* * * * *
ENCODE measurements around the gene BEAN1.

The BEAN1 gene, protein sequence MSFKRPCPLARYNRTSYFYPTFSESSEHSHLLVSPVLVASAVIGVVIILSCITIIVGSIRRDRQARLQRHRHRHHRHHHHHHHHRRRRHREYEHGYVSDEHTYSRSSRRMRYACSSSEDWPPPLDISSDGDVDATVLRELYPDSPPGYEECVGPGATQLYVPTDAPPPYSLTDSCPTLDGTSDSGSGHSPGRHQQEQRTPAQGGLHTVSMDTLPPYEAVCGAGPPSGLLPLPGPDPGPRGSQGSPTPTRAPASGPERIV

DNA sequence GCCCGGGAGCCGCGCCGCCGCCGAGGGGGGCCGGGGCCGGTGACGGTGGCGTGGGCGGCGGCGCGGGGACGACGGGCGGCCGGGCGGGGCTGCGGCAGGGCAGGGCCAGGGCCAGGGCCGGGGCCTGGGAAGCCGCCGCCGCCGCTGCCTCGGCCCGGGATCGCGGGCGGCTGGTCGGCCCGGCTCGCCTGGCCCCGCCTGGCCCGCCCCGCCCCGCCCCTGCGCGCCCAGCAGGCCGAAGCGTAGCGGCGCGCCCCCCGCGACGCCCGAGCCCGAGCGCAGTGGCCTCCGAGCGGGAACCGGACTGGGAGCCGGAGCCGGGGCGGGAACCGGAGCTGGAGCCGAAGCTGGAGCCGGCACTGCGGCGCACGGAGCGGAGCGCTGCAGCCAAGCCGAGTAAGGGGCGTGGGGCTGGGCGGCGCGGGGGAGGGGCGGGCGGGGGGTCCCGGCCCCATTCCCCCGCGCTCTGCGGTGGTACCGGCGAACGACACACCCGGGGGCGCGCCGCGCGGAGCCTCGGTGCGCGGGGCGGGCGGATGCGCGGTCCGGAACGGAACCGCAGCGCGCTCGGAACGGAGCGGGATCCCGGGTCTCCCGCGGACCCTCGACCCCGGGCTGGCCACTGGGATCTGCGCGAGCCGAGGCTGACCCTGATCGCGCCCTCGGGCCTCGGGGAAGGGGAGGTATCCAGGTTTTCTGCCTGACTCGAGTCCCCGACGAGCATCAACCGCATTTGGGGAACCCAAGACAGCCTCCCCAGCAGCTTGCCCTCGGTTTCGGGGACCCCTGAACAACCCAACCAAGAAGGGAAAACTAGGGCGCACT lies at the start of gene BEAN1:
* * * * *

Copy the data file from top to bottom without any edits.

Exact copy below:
ENCODE measurements around the gene BEAN1.

The BEAN1 gene, protein sequence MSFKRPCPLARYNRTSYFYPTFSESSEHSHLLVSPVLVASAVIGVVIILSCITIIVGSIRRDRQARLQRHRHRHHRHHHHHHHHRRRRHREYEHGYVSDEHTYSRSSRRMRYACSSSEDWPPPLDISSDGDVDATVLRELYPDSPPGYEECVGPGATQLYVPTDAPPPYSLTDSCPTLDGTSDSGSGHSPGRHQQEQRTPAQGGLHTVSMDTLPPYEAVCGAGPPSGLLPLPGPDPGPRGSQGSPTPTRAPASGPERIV

DNA sequence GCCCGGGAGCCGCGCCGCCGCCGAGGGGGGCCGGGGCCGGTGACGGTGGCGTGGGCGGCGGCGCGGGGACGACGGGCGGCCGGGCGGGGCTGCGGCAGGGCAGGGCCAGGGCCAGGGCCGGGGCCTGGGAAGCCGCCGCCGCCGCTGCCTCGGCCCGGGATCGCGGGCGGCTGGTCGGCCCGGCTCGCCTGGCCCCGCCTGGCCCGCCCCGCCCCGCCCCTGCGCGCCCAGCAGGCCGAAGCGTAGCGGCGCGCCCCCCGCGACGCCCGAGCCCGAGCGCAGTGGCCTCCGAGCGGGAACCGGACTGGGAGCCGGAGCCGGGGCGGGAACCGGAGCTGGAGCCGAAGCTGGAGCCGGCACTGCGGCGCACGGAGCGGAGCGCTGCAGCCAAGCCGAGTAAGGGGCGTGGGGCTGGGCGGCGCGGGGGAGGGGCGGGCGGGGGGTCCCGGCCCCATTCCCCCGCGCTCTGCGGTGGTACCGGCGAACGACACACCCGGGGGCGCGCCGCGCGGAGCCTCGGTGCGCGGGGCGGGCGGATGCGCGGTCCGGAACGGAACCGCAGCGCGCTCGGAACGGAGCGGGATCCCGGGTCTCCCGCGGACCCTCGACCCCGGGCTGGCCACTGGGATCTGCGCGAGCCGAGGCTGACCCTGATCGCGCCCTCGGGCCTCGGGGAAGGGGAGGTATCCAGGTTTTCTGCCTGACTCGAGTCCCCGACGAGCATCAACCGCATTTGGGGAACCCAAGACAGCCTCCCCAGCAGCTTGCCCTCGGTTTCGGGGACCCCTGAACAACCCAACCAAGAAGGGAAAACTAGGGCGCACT lies at the start of gene BEAN1: